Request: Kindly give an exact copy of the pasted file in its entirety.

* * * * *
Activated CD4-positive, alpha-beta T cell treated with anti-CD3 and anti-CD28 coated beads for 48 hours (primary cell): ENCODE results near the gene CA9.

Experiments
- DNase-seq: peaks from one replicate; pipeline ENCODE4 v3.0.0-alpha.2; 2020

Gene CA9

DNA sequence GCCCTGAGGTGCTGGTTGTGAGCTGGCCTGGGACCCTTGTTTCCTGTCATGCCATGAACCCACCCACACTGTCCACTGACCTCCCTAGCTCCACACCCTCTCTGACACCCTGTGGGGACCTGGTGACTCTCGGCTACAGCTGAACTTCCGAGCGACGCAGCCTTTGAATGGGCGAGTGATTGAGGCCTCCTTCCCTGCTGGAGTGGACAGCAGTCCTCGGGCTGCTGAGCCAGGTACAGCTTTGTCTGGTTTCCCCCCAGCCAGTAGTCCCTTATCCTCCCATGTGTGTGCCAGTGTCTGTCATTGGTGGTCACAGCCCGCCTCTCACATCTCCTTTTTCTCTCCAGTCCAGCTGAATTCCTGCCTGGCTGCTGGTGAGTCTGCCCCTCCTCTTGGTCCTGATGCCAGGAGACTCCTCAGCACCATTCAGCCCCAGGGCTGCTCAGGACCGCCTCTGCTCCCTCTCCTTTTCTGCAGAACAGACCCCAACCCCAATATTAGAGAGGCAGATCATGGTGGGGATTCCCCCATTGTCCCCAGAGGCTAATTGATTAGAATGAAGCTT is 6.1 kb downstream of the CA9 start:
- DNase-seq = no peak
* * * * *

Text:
Activated CD4-positive, alpha-beta T cell treated with anti-CD3 and anti-CD28 coated beads for 48 hours (primary cell): ENCODE results near the gene CA9.

Experiments
- DNase-seq: peaks from one replicate; pipeline ENCODE4 v3.0.0-alpha.2; 2020

Gene CA9

DNA sequence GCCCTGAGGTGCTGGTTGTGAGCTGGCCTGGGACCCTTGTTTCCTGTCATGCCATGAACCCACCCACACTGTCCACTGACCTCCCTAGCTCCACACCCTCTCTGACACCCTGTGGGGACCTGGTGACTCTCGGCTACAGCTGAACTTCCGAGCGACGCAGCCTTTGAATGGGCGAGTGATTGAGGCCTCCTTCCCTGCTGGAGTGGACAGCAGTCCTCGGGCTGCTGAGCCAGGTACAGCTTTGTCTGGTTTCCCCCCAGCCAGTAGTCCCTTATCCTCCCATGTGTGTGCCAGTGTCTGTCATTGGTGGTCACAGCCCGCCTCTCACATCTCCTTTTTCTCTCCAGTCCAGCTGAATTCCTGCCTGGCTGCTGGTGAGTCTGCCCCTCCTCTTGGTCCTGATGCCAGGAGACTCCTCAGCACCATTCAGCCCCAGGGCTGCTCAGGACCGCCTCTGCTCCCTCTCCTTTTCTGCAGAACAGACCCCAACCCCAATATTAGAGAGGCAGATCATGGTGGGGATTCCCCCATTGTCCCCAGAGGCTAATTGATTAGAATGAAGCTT is 6.1 kb downstream of the CA9 start:
- DNase-seq = no peak